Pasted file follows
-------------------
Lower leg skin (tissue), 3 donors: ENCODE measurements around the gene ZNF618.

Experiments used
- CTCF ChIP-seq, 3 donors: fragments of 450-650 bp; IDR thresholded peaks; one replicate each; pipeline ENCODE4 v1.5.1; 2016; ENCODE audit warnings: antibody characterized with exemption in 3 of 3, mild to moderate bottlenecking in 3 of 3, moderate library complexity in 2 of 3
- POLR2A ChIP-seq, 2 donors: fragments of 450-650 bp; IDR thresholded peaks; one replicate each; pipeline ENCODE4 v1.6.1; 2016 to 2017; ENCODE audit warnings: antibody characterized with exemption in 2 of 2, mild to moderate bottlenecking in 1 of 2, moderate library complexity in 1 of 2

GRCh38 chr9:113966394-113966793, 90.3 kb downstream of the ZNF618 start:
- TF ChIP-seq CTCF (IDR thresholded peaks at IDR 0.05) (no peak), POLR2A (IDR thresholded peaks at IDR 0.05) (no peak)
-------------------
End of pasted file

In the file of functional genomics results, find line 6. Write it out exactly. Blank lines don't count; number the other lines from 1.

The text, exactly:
- TF ChIP-seq CTCF (IDR thresholded peaks at IDR 0.05) (no peak), POLR2A (IDR thresholded peaks at IDR 0.05) (no peak)